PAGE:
As the Year for Priests ends today, on this feast of the Sacred Heart of Jesus, I think the best thing we can do is to tell one another a good priest story. Surely, in these past months enough bad priest stories have been told, and our beloved Pope Benedict XVI has once again publicly apologized on behalf of the Church and vowed vigilance in the cases of priests who have abused young people.
But now is the time for good priest stories, and here is the one I like best:
Father Bill Shelley was an assistant priest at St. Agnes Church in midtown Manhattan, one of the most-visited churches in the city, a block from Grand Central Terminal. About 15 years ago, I was helping him conduct inquirer classes, bringing business people from the area into the Catholic Church or back to the Church. He called me at work one afternoon to tell me that he might not be at the class that evening because was due to have a growth removed from his chest, and the doctor wanted to check if it was cancerous or benign. I told him he should rest, and that I would handle the class myself in his absence.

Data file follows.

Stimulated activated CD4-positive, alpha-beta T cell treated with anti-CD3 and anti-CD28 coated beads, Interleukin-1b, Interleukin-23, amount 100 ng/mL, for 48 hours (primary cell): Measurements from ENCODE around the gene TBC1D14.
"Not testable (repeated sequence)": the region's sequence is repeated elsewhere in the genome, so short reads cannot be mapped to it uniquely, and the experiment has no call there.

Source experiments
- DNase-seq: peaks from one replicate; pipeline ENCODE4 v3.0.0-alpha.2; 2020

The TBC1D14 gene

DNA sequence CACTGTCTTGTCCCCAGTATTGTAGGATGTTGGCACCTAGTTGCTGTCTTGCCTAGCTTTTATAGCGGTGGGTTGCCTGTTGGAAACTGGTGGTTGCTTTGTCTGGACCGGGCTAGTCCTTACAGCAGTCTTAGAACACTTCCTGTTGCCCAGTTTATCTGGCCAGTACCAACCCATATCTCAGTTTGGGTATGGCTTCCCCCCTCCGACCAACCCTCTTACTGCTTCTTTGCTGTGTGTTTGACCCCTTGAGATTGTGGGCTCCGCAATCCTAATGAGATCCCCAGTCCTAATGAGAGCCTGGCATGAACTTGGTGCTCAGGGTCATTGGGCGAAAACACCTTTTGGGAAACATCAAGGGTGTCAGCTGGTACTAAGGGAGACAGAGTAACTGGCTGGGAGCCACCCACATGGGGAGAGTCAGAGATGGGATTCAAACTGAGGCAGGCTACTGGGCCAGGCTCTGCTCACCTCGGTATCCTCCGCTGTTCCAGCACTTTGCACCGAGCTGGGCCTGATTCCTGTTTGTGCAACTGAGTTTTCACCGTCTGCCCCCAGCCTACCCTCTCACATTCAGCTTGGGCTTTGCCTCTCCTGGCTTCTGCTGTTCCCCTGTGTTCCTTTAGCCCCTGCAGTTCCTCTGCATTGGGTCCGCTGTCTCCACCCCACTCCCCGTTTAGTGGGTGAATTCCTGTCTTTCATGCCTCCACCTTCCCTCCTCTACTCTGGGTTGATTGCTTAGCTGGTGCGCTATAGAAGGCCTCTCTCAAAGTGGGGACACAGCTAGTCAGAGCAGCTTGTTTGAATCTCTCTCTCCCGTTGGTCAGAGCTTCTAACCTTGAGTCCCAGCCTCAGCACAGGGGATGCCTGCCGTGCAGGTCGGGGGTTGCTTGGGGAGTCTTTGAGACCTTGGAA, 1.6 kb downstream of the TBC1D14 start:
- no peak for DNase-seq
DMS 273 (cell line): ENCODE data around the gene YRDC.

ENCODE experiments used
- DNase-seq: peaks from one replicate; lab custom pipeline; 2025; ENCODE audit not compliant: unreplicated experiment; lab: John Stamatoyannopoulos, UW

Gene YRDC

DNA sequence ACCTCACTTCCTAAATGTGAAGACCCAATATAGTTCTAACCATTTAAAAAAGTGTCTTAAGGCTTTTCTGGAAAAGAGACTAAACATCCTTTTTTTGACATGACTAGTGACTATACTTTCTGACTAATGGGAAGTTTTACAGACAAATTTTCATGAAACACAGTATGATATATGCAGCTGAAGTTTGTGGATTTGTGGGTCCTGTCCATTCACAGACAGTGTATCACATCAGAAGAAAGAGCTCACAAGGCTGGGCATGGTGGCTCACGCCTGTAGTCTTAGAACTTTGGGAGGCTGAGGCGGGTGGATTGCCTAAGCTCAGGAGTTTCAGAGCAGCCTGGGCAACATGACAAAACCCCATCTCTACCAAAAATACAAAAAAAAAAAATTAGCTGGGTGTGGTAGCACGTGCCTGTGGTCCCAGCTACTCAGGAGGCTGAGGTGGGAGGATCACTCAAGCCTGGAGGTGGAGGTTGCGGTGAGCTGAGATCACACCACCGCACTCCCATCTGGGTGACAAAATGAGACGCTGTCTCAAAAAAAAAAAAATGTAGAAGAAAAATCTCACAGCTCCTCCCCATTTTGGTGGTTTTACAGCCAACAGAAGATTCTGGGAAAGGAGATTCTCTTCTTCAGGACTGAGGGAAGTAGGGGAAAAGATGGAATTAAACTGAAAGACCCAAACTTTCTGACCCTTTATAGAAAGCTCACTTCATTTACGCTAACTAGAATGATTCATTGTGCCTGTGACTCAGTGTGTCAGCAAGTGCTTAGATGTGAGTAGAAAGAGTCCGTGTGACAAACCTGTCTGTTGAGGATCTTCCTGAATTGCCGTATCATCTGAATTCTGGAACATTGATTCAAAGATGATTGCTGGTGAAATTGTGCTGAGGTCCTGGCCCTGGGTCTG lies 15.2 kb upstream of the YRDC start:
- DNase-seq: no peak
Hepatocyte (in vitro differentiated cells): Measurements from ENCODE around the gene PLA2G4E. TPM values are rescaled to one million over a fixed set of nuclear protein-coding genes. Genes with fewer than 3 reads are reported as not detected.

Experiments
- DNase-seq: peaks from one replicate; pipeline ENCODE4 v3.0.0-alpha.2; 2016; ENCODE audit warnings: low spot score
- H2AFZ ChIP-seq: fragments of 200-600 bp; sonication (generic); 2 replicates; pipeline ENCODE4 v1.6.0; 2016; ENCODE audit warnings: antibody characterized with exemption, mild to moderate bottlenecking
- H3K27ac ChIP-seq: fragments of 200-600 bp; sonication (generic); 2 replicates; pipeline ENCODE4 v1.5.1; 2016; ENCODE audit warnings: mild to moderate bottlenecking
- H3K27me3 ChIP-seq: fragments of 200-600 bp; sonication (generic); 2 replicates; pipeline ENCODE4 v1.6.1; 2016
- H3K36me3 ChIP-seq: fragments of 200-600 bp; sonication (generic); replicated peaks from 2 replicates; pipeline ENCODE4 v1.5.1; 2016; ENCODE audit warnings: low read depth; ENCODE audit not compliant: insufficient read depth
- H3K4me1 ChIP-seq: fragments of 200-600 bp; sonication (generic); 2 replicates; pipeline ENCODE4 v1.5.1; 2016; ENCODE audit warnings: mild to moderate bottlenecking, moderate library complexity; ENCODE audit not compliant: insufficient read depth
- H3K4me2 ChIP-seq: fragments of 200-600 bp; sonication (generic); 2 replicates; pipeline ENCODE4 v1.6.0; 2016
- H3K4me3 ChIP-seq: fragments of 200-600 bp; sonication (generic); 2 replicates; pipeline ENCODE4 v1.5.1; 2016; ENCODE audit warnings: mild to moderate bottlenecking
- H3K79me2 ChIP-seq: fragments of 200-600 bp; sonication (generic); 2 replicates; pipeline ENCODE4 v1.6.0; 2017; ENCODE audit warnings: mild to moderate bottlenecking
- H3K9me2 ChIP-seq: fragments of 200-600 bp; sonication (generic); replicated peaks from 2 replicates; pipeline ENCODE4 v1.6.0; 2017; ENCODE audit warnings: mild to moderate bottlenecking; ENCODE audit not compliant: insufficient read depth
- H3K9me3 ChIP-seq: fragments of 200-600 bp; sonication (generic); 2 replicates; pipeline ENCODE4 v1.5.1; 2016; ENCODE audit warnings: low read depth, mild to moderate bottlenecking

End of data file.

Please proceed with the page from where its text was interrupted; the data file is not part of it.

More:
Well, when I got to the church hall after work, there was Father Shelley arranging the chairs for the class, as though nothing had happened. A large white bandage protruded from an open button of his cassock. Anxiously, I asked, "Well, what did the doctor say? Is it cancer?"
"Um," he had to think. "He said it was negative. So that’s bad. But he didn’t mention anything about a treatment, so I’ll just keep going."
"Negative," I pressed. "What was negative?"
"Oh, yes," he stood up straight as though a light bulb had gone on. "It was negative, which means it’s not cancerous. That’s probably what he meant. Well, that’s good news." He went back to arranging chairs.
I shook my head at the level of detachment Father Shelley showed that day. Cancer or no cancer. Sickness or health. It was all in God’s hands. His job was to build up the kingdom until God called him from this world.
Let us thank God for Father Shelley, and the countless priests who are like him, more concerned about the salvation of souls than for their own physical condition.